The Origins of Mass Spectrometry
Between 1900 and 1940, the development of the positive ray analyzer led to the study of isotopes for the first time, setting the stage for the development of mass spectrometry. Here, a series of brilliant experiments from the “Era of the Physicist” is revisited.
Mike Grayson |
This year, we celebrated the centenary of J. J. Thomson’s publication of a monograph entitled “Rays of Positive Electricity and Their Application to Chemical Analysis”. Thomson was most definitely a visionary, but the chemical community was not quite ready to embrace the positive ray analyzer, what we now know as the mass spectrometer. However, his colleagues in the physics community saw that the instrument was critically important in the investigation of the elements and their isotopes; a concept that only became accepted in the early 1920's. Of course, much groundwork had been done by a variety of researchers prior to 1913, providing Thomson with a foundation to base his research on. Here, I examine significant developments both before and after the publication of Thomson's monograph.
In the Beginning: The Gas Discharge Experiment
The origins of mass spectrometry began with the earliest gas discharge experiments. These were conducted in a partially evacuated glass envelope in which electrodes were inserted. At an appropriate gas pressure and voltage across the electrodes, a variety of glowing light phenomena were observed. While frequently used as an entertaining display of the curious properties of electricity, a number of serious researchers were intent on better understanding the various phenomena. Originally, only qualitative observations could be recorded; how the glow in the tube changed with pressure, nature of the gas, and magnitude of the voltage.
Thomson and the properties of the electron
One of the earliest scientific puzzles posed by the gas discharge experiment was whether or not charged particles were involved, or only light was produced. By experimenting with magnets and additional electric fields, researchers such as Goldstein, Hertz, Lenard, Crookes, Perrin and Wien, determined that ‘corpuscles of negative electricity’, or electrons, were present. Thomson was awarded the Nobel Prize in Physics in 1906 “in recognition of the great merits of his theoretical and experimental investigations on the conduction of electricity by gases”.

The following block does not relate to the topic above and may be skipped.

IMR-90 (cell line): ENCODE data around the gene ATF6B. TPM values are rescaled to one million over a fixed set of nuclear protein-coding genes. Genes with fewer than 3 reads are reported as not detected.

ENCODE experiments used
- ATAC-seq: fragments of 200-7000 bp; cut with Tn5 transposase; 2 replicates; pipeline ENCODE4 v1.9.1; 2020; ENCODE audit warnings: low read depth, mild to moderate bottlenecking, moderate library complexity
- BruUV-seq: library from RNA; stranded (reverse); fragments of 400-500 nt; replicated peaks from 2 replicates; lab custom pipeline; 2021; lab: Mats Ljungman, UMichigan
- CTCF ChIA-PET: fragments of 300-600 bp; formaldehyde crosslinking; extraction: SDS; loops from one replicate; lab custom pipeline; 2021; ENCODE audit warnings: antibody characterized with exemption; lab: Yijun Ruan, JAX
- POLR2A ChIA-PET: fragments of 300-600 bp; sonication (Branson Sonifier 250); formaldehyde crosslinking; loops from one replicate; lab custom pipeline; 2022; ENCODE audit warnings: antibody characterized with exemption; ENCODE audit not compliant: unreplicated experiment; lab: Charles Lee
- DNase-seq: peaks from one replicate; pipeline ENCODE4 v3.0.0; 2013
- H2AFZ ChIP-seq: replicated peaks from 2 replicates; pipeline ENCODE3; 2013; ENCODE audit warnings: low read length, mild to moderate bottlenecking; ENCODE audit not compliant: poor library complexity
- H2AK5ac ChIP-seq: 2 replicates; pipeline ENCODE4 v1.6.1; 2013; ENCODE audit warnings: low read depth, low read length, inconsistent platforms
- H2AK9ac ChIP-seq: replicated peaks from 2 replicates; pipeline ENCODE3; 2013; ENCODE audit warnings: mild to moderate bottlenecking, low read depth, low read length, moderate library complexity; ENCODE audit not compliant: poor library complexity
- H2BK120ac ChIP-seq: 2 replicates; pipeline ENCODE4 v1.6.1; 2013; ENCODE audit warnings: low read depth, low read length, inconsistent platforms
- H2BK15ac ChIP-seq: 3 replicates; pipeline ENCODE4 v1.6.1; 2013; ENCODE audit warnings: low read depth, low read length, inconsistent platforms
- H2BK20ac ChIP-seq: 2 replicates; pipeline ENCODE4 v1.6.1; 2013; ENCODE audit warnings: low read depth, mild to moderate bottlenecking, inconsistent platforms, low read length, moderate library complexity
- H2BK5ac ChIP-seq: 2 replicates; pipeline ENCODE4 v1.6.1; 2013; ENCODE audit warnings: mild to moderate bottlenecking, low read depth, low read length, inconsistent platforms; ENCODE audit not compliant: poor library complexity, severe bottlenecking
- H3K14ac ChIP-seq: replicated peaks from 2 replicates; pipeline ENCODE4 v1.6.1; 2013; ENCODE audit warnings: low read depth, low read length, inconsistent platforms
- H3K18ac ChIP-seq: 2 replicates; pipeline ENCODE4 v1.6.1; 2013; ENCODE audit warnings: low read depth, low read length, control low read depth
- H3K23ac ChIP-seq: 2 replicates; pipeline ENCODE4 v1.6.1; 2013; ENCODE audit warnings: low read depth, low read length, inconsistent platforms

Kanalstrahlen in the gas discharge experiment
Many of the same researchers who investigated cathode rays also turned to the study of kanalstrahlen, or positively charged particles, produced in the gas discharge experiment. At first Goldstein thought they were unaffected by magnetic fields. Later Wien and Thomson showed that kanalstrahlen could be deflected if the magnetic field was strong enough.
Thomson’s Positive Ray Analyzer
Thomson was able to obtain mass spectra of various gases and compounds with this apparatus in the early 20th century. While demonstrating proof of principle, it was not an easy tool to use, despite his advocacy of it in his 1913 monograph, “Rays of Positive Electricity and Their Application to Chemical Analysis”.
Aston’s mass spectrographs
Francis W. Aston studied under Thomson and quickly realized that Thomson’s mass analyzer was limited in both resolving power and mass range. He began to develop a new mass analyzer which he would improve over several decades. He still relied on the gas discharge experiment to produce ions for analysis, but was able to obtain much better mass spectra.
Aston’s work with this instrument earned him the 1922 Chemistry Nobel Prize "for his discovery, by means of his mass spectrograph, of isotopes, in a large number of non- radioactive elements, and for his enunciation of the whole-number rule"
Exploring the elements for isotopes
Beginning in the early 1920s, Aston began a life-long investigation of the elements and their isotopes, determining their precise mass and relative abundance. During his career, he published almost 70 journal articles and several books on the subject. While others in Europe and America made some contributions, Aston essentially owned the field.
Nier: Mass Spec Pioneer
Alfred O. C. Nier, perhaps more than any other physicist, helped to spread the application of mass spectrometry in many different scientific fields. With a strong background in electrical engineering and excellent experimental skills, he specialized in creating inexpensive, reliable instruments suitable for specific applications (isotope ratio analysis, leak detection, process control, general analytical, upper atmosphere analysis, planetary atmosphere analysis, respiratory gas analysis). He gave away his instruments and expertise to colleagues both inside and outside the physics and University of Minnesota communities.
Dempster’s mass spectrometer
A. J. Dempster, working at the University of Chicago, built a positive ray analyzer similar to that of Thomson and he too decided that a new mass analyzer was needed. His approach, the 180° magnetic sector instrument, was operational before Aston had finished his first mass spectrograph. Dempster also abandoned the gas discharge experiment as a means of producing ions and developed an ion source to produce ‘slow canal rays’, thus simplifying the requirements for the mass analyzer.
Second Generation Mass Spectrometrists
A new generation of physicists rose to prominence in the early 1930s, among them Kenneth Bainbridge, Josef Mattauch, and Walker Bleakney. They developed more powerful instruments, refined the accuracy of measurements of the relative abundance and masses of the elements and their isotopes, and broadened the application of mass spectrometry to areas outside the realm of physics.